1) Pitching isn’t the only reason why the Cardinals have fallen behind the Brewers and the Cubs in the NL Central. The Cubs and the Brewers have benefited from increased depth, mostly stemming from low-cost additions before and during spring training. 

Since the Cardinals are playing the Cubs this weekend, I’ll focus on Chicago’s cheap but valuable pickups. 

— Third baseman Patrick Wisdom, signed for a one-year salary of less than $1 million. In 16 games with the Cubs, Wisdom has eight homers, two doubles, 12 RBI and a 1.371 OPS.  

— LH reliever Andrew Chafin, one-year, $2.75 million. Re-signed at a lower cost by the Cubs after they granted him free agency at the end of last season. He has a 1.98 ERA in 27 innings. 

— RH reliever Ryan Tepera, re-signed in March after the Cubs after the Cubs cut ties in early December. Cost: One year, $850,000. With a 2.15 ERA in 29 innings he’s a key part of an excellent bullpen. Setup men Chafin, Tepera and Dan Winkler have a combined 1.62 ERA and 28% strikeout rate in 83.1 innings. 

— Infielder Matt Duffy, one year, $1 million. He can play shortstop, second or third. He’s batting .278 with a .377 OBP so far. 

— Outfielder Jake Marisnick, one year,  $2.75 million. Known for playing above-average defense in center, Marisnick has a .603 slug and a .957 OPS this season. 

— Infielder Eric Sogard, one year, $1 million. Doesn’t hit for much power, but he’s already provided helpful flexibility to lessen the damage of injuries by playing at every infield position except first base. 

— Infielder Sergio Alcantara, two-way contract, less than $1 million. He has a 1.015 OPS in limited duty for the Cubs. 

–Starting pitcher Kohl Stewart: one year, $700,000. Has a 3.12 ERA in two fill-in starts. But at least the Cardinals beat him up Friday, chasing him from the proceedings in the top of the fifth. 

The players I’ve listed here have given the Cubs terrific combined value (3.8 WAR) at a cost of around $8 million. 

And center fielder Joc Pederson — who signed a one-year deal for $7 million — got off to a cold start but has a .840 OPS with 12 extra–base hits and 18 RBIs in his last 30 games. 

2) The Cardinals, of course, didn’t add to the big-league roster after trading for third baseman Nolan Arenado on Feb. 1. And there weren’t any notable signings before the ‘Nado trade.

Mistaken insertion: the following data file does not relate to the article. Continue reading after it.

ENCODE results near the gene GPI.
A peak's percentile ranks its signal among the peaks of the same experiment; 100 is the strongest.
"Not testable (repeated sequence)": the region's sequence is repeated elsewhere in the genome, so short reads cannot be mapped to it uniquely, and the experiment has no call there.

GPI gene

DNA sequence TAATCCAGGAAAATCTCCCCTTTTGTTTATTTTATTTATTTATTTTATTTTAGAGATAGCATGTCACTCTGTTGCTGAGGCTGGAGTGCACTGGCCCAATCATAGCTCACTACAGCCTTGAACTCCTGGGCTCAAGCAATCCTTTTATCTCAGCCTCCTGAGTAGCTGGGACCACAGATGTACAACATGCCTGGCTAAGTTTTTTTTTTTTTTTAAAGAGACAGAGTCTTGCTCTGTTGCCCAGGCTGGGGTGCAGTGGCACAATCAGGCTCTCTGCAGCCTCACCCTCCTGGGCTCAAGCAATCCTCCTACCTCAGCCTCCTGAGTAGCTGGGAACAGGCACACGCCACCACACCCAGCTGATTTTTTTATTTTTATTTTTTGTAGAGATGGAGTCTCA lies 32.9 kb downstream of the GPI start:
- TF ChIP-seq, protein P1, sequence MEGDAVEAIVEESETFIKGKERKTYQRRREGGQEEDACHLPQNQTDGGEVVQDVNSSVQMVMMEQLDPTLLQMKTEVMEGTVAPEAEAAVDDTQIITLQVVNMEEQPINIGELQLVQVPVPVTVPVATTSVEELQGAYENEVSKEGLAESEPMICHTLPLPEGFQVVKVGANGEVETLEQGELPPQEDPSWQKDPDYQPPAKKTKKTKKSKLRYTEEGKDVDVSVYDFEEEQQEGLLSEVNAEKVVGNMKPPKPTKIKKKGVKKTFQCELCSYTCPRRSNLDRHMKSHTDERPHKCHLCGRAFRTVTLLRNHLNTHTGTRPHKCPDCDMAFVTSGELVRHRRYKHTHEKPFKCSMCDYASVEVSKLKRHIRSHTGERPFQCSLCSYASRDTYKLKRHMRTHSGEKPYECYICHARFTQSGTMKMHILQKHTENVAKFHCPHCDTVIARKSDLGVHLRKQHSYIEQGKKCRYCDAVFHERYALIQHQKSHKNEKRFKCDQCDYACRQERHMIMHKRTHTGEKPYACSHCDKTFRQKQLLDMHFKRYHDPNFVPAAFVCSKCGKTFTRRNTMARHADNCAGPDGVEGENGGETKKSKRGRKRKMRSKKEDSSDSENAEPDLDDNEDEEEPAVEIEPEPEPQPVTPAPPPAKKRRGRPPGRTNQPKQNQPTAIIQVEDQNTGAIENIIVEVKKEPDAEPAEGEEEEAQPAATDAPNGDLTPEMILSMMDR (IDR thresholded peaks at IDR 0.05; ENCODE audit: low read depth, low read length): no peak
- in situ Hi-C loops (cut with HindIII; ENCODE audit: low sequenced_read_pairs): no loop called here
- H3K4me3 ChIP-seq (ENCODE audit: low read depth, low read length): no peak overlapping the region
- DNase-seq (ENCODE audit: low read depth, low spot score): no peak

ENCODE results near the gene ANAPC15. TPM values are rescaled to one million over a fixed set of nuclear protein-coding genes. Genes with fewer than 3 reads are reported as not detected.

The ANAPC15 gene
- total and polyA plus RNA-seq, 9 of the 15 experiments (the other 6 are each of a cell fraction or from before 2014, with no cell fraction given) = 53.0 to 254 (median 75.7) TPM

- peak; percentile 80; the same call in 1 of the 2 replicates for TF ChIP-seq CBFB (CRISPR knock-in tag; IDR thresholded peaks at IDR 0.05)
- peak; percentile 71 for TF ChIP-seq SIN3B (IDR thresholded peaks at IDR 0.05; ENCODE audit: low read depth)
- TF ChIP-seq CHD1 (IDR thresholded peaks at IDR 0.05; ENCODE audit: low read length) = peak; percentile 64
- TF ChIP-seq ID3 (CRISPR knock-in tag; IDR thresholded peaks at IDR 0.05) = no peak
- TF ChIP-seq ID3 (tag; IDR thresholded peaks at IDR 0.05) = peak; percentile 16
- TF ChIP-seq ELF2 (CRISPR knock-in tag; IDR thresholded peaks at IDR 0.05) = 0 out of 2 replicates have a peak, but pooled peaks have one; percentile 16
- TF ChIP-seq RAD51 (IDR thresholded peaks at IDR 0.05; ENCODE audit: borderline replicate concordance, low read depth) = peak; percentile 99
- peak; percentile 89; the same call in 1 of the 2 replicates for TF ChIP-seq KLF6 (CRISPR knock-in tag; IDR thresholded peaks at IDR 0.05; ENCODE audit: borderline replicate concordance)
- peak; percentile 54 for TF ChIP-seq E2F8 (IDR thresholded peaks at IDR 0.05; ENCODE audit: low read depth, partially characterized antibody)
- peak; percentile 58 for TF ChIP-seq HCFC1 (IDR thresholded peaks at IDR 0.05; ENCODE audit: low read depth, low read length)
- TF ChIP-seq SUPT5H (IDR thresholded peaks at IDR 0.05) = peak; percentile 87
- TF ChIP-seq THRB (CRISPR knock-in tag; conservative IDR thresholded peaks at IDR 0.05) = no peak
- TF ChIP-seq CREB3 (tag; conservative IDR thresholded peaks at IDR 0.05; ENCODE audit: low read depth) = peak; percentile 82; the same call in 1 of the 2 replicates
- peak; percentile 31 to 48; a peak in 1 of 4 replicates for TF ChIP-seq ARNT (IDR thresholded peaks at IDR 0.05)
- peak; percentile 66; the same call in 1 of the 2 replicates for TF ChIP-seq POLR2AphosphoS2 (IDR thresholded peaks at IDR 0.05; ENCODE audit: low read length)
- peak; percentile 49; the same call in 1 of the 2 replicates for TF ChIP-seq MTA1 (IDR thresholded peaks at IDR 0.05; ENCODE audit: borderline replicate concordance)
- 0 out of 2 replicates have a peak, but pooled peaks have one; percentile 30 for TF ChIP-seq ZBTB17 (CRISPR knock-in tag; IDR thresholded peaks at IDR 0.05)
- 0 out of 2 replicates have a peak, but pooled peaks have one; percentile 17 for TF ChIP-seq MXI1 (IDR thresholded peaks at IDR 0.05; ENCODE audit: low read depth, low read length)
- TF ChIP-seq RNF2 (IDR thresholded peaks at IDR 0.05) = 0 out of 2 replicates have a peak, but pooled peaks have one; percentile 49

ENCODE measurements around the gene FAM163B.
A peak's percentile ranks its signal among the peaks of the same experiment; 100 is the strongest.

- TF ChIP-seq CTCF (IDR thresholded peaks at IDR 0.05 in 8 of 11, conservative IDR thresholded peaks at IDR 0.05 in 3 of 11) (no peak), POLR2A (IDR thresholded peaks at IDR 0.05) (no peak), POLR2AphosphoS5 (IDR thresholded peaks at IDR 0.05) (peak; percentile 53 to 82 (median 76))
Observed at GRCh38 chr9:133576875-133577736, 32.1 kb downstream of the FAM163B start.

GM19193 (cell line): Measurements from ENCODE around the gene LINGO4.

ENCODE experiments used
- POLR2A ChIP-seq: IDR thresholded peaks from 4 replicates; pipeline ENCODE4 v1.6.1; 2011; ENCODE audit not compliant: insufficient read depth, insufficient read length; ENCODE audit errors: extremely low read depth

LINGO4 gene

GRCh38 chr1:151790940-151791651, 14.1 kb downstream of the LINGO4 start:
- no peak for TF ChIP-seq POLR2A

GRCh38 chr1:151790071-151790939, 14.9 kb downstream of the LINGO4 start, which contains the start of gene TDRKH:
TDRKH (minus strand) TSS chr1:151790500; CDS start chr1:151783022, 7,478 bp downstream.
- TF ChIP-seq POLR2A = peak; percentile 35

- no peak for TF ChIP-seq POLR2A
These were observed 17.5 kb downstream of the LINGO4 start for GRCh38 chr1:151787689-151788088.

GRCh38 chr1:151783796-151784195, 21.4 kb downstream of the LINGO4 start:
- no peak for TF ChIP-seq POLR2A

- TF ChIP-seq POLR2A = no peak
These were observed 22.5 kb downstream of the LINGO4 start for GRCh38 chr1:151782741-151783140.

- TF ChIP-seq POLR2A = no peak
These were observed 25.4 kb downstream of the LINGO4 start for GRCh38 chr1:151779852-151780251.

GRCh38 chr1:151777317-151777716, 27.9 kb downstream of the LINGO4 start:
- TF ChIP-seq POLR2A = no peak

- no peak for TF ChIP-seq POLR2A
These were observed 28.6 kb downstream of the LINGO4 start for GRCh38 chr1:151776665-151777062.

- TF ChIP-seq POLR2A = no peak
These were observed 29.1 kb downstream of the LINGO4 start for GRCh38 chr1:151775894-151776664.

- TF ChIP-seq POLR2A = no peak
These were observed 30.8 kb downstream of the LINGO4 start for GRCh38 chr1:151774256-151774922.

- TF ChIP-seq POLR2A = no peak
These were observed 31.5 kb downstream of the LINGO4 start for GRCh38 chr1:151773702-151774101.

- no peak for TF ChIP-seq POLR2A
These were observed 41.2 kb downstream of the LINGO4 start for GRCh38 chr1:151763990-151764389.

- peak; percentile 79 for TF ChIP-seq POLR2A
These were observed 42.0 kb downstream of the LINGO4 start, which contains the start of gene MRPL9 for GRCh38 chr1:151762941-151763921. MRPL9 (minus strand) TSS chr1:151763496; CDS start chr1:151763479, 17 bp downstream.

3) I guess the Cardinals can point to the pickups of infielders Jose Rondon and Max Moroff, but I don’t know why’d they brag about that. In 35 appearances combined, the two journeymen have batted .143 with a 42.8 percent strikeout rate. 

4) The Brewers made the first in-season trade of any NL Central team, smartly acquiring Tampa Bay shortstop Willy Adames. He’s off to a nice start, batting .308 with an .891 OPS plus three homers, four doubles and 12 RBIS. All of that in only 73 plate appearances for Milwaukee. Low-cost, good-value signings by the Brewers include reliever Brad Boxberger, utility men Daniel Robertson and Jace Peterson, third baseman Travis Shaw, and infielder Pablo Reyes. 

The Brewers also re-signed lefty starter Brett Anderson after granting him free agency early in the offseason. He’s been struggling lately but remains in the rotation as the No. 5 starter. Anderson has started 20 games and compiled a 4.57 ERA for the Brewers since the start of last season. 

Boxberger has a 2.81 ERA in 26 innings … Shaw has turned cold offensively after a hot start, but he does have eight doubles, six homers and 28 RBIs. And the Brewers like Shaw’s defense at third. He  suffered a dislocated left shoulder earlier this week … Luis Urias takes over for Shaw at 3B … Robertson homered to lift the Brewers to a recent win at Arizona … and Peterson has shuttled between Triple A and Milwaukee this season but has two homers, seven RBIs and a .993 OPS in his last nine games with the Brewers.

5) Since we’re looking at outstanding value at low cost in the NL Central, Cincinnati made one of the best moves by signing LH-hitting outfielder Tyler Naquin to a one-year deal for a mere $1.5 million. In 171 plate appearances against RH pitching this season Naquin has nine doubles, 10 homers, 35 RBIs with a .516 slugging percentage. Other notable low-cost signings by Cincinnati include defense-based shortstop and utility infielder Kyle Farmer, infielder Mike Freeman and lefty reliever Sean Doolittle.